In 2014, the U.S. Department of Justice published a report that identified a recurring pattern in the number of home burglaries that occurred throughout the year. From 1993 to 2010, national crime statistics showed that the rates of home burglaries rose and fell at the same time(s) each year.
“For household property crimes [our] data indicates that there are seasonal patterns in household burglary and larceny, with higher rates in the summer and lower rates during other seasons of the year.” (Seasonal Patterns in Criminal
Victimization Trends, June 2014 U.S. Department of Justice|Office of Justice Programs|Bureau of Justice Statistics)
On average, the research found that throughout the country, household burglary rates were approximately 11% lower in winter then they were during the summer months.
‘V-A-C-A-T-I-O-N’ Spells Opportunity for Thieves
During the months of June, July and August, a combination of several factors – unique to the season – often create the ‘perfect storm’ of conditions that can give criminals both more opportunities and easier access to your home.
After months of cold weather, comfortable outdoor temperatures allow homeowners to open windows and doors to allow fresh air into the house. At the same time, whether it’s a short trip to the supermarket, a day at the water park or an overnight camping trip, many people forget to lock their doors and windows before they leave.
News Flash: Burglars usually don’t ‘look’ like burglars
More than anything else, burglars do not want to draw attention to themselves. Breaking windows, doors or being seen carrying tools to do so, would only cause a commotion and raise suspicions among neighbors.
Burglars are on the lookout for homes that offer easy access and a low risk of being noticed or confronted by anyone – or anything.
Here are few important steps that you can take to protect your home and keep thieves from targeting your house while you and your family are enjoying a much-needed vacation here in Maine or elsewhere this summer.
- Always lock doors and windows before leaving the house
- Stop mail/newspaper delivery or have a neighbor collect it
- Don’t schedule deliveries while you are away
- Don’t advertise. Save the social media status posts until you return home!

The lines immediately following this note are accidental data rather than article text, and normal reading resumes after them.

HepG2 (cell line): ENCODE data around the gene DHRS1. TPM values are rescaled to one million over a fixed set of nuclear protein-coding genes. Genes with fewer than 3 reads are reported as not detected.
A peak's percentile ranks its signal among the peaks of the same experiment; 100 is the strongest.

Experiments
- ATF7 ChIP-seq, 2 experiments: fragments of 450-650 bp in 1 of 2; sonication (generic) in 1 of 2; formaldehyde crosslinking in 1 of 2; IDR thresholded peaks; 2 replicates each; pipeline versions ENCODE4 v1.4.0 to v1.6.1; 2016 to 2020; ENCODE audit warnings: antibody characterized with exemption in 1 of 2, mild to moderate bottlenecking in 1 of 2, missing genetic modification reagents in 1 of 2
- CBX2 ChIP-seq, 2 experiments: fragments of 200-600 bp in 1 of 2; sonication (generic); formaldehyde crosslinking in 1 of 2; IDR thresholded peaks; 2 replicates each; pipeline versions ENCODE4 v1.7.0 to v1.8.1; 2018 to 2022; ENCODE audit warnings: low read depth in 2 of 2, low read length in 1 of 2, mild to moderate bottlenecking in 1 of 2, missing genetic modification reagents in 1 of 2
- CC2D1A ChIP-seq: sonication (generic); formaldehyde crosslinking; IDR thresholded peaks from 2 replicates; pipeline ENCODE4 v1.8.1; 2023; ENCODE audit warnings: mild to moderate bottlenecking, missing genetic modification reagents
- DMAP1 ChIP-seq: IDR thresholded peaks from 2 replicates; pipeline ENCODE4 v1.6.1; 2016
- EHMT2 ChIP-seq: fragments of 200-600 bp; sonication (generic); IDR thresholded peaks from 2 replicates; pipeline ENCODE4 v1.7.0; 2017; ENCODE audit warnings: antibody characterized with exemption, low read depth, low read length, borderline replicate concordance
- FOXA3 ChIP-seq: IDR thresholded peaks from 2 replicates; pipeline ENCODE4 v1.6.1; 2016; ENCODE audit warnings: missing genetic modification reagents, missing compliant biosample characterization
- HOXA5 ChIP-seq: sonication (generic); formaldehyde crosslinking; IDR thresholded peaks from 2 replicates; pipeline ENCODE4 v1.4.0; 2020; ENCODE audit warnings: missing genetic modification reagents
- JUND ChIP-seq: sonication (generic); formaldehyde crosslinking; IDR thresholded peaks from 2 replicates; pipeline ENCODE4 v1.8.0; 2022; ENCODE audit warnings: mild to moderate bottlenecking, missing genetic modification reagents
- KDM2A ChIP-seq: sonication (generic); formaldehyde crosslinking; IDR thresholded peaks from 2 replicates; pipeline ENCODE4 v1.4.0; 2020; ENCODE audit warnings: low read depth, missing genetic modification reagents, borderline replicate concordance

- Consider using automatic timers for interior lights
- Keep lawn mowed
- Double lock sliding doors
- Remove remote garage door openers from vehicles left in driveway
- Consider installing security / surveillance cameras
For more tips on how to create your own pre-vacation home security checklist, check out this informative blog post from SimpliSafe® security systems.
Surprisingly, the reality of exactly how, when and where a criminal enters a home is much different from what most picture in their minds.
Far from the stealthy, nocturnal activities of the ‘cat burglars’ often portrayed in movies and books, the most common time for a burglary to occur is between 10am and 3pm.
Ironically, ‘breaking into’ a home typically requires little-to-no ‘breaking’ of anything at all. Most burglars will first try to walk right through the (unlocked) front door. If not the front door, a window or door located in the back of the house is the next best thing for someone looking to access the home without drawing too much attention.
Thieves act quickly. They want to walk in, grab what can be easily carried and easily sold or exchanged for drugs or money (electronics, gold & silver, guns, jewelry, cash) and leave. The average home robbery lasts only 8-12 minutes.
A little neighborly advice to protect your home
Aside from locks and the activities mentioned above, law enforcement professionals will say that one of the most effective theft deterrents and ways to protect your home is a nosy neighbor – or a barking dog. In other words, an active neighborhood where people regularly interact and get to know one another is less likely to be targeted by a thief.
For years, organizations such as the National Crime Prevention Council have advocated for the creation of Neighborhood Watch groups as a way for residents, whole communities and local law enforcement to work together and deter crime.
Before leaving for an extended vacation this summer, have a conversation with at least one neighbor or friend who can keep an eye on your home while you’re gone – and offer to do the same for them.
If something or someone seems to be out of place, ask them to contact law enforcement to check it out. It may turn out to be nothing, or it may just catch a thief in the act – and prevent him/her from stealing from anyone else in the neighborhood too.
After all, it takes a village to keep a village safe, right?